Balancing Acts: Behind the Scenes at the National Theatre [EPUB]
02 November 2017, 22:47
2017 | EPUB | ISBN: 9780451493408 | 3.1MB
From the Tony Award and Laurence Olivier Award-winning former director of London's National Theatre--this is a fascinating, candid, eloquent memoir about his career directing theater, producing films and opera, and working closely with some of the world's most celebrated actors.
The list of Nicholas Hytner's accomplishments is long and distinguished: as Artistic Director of London's National Theatre from 2003-2015, he directed and produced a great number of their most popular and memorable plays and musicals, many of which have come to Broadway: Carousel, Richard Bean's One Man, Two Guvnors, David Hare's Stuff Happens among them. He directed both the London and Broadway productions of Miss Saigon, each of which ran for ten years. He directed Alan Bennett's The Madness of George III on both stage and screen. In short: He is one of today's most successful and admired theatrical impresarios.
In Balancing Acts, Hytner gives us a detailed behind-the-scenes look at his creative process. From reviving classic musicals and mastering Shakespeare to commissioning new plays, he shows theater making to be a necessarily collaborative exercise, and he writes insightfully about the actors and playwrights he's worked with: Derek Jacobi, Richard Griffiths, Helen Mirren, Maggie Smith, Michael Gambon, Harold Pinter, and Tom Stoppard among them. With a cultural range that spans from The Mikado to The Lady in the Van, Balancing Acts is not only a memoir but a gathering of illuminating notes on the art of directing and a thoughtful meditation on the purpose of theater.
Palestine Diaries: the light horsemen’s own story, battle by battle [EPUB]
02 November 2017, 09:48
2017 | EPUB | ISBN: 9781925548556 | 15.64MB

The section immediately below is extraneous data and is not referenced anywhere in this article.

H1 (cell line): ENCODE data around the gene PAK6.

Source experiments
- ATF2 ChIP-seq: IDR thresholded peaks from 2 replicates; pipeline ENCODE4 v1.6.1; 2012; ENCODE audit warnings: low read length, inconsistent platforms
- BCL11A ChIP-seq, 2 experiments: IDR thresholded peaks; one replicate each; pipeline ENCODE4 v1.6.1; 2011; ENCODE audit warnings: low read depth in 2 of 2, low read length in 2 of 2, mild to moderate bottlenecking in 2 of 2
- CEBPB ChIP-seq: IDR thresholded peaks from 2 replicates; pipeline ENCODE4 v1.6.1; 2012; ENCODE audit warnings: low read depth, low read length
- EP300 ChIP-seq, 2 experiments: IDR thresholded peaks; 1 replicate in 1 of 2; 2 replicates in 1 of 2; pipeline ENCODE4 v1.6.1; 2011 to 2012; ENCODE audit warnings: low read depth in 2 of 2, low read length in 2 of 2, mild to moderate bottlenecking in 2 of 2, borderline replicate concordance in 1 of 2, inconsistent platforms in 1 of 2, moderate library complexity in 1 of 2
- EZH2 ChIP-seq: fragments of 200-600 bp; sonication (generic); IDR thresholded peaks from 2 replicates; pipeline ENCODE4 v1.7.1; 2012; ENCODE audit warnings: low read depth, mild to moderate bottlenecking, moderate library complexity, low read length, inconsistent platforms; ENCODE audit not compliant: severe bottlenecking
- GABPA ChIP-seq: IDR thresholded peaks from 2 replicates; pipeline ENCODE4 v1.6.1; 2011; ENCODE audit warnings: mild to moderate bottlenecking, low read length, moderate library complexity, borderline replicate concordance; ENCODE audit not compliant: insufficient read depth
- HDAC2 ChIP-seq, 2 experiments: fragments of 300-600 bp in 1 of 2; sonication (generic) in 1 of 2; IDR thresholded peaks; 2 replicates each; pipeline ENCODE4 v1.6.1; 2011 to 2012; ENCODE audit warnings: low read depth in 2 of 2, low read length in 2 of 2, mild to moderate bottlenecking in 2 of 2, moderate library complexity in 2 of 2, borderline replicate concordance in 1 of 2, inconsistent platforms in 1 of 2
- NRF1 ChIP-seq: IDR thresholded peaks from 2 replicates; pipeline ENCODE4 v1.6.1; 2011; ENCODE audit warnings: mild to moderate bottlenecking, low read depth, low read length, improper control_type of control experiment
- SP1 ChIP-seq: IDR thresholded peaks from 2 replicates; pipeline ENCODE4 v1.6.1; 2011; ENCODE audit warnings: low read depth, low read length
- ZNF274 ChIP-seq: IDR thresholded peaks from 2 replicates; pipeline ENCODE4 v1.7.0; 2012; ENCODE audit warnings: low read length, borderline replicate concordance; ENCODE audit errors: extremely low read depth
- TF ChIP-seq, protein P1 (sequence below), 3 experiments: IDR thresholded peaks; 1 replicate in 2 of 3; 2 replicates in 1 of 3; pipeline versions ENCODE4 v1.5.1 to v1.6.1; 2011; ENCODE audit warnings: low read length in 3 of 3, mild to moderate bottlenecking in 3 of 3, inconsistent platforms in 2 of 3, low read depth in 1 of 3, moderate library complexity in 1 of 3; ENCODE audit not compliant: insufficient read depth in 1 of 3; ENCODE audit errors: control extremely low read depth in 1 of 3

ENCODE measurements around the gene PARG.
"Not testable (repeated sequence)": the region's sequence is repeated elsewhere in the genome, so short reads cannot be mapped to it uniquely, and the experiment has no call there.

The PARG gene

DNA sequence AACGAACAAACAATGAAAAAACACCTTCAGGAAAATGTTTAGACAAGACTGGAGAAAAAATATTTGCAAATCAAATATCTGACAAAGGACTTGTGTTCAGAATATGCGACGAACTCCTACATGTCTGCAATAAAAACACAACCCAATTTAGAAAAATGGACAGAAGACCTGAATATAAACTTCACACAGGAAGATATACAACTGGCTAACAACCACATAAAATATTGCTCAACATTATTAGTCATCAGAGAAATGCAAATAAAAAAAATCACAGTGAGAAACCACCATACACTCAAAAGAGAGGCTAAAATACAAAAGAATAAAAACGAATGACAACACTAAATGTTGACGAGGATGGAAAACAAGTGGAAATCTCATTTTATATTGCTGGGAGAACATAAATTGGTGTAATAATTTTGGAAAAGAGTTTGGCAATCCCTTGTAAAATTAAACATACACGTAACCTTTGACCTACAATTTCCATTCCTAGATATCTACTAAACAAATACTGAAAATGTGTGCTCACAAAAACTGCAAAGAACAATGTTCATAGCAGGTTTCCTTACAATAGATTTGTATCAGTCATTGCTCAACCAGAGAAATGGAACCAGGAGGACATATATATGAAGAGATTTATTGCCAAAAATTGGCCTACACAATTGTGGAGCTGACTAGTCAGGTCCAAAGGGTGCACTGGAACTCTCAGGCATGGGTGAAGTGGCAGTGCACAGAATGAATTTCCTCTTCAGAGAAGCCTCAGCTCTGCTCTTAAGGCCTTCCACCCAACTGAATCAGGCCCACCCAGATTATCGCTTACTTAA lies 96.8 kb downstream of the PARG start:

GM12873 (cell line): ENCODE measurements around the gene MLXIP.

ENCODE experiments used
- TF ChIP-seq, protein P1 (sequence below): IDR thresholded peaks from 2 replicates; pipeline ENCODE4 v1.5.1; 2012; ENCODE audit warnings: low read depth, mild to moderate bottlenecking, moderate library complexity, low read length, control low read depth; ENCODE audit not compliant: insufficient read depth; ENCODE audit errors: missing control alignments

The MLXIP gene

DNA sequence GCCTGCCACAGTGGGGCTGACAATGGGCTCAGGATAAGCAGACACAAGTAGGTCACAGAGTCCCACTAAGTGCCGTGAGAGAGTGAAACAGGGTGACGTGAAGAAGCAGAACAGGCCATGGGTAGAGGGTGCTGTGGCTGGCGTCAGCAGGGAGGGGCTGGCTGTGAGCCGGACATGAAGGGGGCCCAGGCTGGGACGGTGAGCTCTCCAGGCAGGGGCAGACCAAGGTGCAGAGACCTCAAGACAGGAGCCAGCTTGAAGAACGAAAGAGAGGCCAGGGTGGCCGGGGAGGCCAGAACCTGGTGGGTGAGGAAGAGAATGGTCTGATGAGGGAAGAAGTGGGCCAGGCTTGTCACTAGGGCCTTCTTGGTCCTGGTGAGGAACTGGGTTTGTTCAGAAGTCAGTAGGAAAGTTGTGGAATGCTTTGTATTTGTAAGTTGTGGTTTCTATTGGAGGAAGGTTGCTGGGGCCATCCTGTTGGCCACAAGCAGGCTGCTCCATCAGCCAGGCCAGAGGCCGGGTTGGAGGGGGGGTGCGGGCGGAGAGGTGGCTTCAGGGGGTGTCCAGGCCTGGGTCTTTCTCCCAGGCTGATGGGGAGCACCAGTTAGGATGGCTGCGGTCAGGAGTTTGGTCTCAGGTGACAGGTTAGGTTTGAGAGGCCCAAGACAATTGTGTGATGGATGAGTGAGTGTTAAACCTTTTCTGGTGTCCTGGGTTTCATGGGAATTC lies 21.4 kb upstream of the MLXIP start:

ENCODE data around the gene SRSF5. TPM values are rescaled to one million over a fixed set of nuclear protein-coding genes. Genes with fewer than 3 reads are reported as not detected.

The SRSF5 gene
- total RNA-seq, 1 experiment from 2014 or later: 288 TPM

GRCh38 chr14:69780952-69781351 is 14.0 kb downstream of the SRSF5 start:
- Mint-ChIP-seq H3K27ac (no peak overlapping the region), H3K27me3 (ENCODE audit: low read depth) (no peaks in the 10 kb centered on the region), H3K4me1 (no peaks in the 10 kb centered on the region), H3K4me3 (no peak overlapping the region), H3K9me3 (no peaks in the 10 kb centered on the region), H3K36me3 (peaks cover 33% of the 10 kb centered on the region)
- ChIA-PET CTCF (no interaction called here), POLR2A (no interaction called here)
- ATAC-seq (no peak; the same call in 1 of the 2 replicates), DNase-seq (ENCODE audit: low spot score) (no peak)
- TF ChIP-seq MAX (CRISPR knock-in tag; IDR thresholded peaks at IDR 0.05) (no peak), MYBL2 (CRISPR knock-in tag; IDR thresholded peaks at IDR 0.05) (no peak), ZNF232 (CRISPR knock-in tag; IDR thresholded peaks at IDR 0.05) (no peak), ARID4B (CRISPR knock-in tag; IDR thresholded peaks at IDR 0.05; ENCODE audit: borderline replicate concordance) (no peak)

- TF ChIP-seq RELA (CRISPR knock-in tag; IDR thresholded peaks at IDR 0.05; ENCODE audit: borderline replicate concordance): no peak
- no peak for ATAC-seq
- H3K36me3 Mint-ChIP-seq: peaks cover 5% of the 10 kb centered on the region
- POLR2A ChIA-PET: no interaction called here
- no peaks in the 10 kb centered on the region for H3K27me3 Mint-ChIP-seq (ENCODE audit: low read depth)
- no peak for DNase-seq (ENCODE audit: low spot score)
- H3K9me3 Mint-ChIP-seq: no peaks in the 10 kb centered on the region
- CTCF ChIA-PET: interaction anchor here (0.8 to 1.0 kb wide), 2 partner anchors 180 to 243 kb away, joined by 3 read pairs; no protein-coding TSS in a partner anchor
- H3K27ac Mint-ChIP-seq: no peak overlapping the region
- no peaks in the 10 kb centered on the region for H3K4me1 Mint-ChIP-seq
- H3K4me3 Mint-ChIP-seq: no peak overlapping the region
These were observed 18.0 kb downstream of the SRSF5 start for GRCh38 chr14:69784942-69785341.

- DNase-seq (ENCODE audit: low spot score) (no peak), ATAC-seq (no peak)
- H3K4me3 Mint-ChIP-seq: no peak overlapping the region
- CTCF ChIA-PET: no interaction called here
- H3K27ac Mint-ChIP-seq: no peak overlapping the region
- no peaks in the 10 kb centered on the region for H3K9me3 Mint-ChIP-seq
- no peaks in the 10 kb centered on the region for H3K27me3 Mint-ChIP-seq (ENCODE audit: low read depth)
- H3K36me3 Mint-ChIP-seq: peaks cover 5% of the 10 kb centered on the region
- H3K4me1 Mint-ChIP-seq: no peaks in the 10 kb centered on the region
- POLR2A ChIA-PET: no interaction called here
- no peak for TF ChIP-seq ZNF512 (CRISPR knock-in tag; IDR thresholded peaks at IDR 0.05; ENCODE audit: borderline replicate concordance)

Culminating with the cavalry charge at Beersheba on 31 October 1917, Palestine Diaries is the story of Australia’s Light Horsemen of World War I, told in their own brutally honest words — day by day, battle after bloody battle.
One hundred years after that now-legendary battle — widely considered the last great cavalry charge — Dr. Jonathan King argues that the breathtaking achievement of the 4th Light Horse Brigade should become the cornerstone of our national identity.
The soldiers in these pages were the first to achieve incredible victories for their new nation — ahead of the Western Front, and unlike the defeats of Gallipoli. These young Australians helped demolish the centuries-old Ottoman Empire by driving the Turks from the strategic Suez Canal across the Sinai, and up through Palestine, Jordan, and Syria to be first into the enemy stronghold of Damascus — a victory that would not only change the course of the war, but would also plant the seeds of the modern Middle Eastern conflicts.
Published together here, many for the first time, are the diaries, letters, and photos of those brave young men, whose service and sacrifice helped shape a nation.
Say No to the Devil: The Life and Musical Genius of Rev. Gary Davis [EPUB]
02 November 2017, 09:44
2015 | EPUB | ISBN: 9780226234106 | 8.5MB
Who was the greatest of all American guitarists? You probably didn’t name Gary Davis, but many of his musical contemporaries considered him without peer. Bob Dylan called Davis “one of the wizards of modern music.” Bob Weir of the Grateful Dead—who took lessons with Davis—claimed his musical ability “transcended any common notion of a bluesman.” And the folklorist Alan Lomax called him “one of the really great geniuses of American instrumental music.” But you won’t find Davis alongside blues legends Robert Johnson and Muddy Waters in the Rock and Roll Hall of Fame. Despite almost universal renown among his contemporaries, Davis lives today not so much in his own work but through covers of his songs by Dylan, Jackson Browne, and many others, as well as in the untold number of students whose lives he influenced.
The first biography of Davis, Say No to the Devil restores “the Rev’s” remarkable story. Drawing on extensive research and interviews with many of Davis’s former students, Ian Zack takes readers through Davis’s difficult beginning as the blind son of sharecroppers in the Jim Crow South to his decision to become an ordained Baptist minister and his move to New York in the early 1940s, where he scraped out a living singing and preaching on street corners and in storefront churches in Harlem. There, he gained entry into a circle of musicians that included, among many others, Lead Belly, Woody Guthrie, and Dave Van Ronk. But in spite of his tremendous musical achievements, Davis never gained broad recognition from an American public that wasn’t sure what to make of his trademark blend of gospel, ragtime, street preaching, and the blues. His personal life was also fraught, troubled by struggles with alcohol, women, and deteriorating health.
Zack chronicles this remarkable figure in American music, helping us to understand how he taught and influenced a generation of musicians.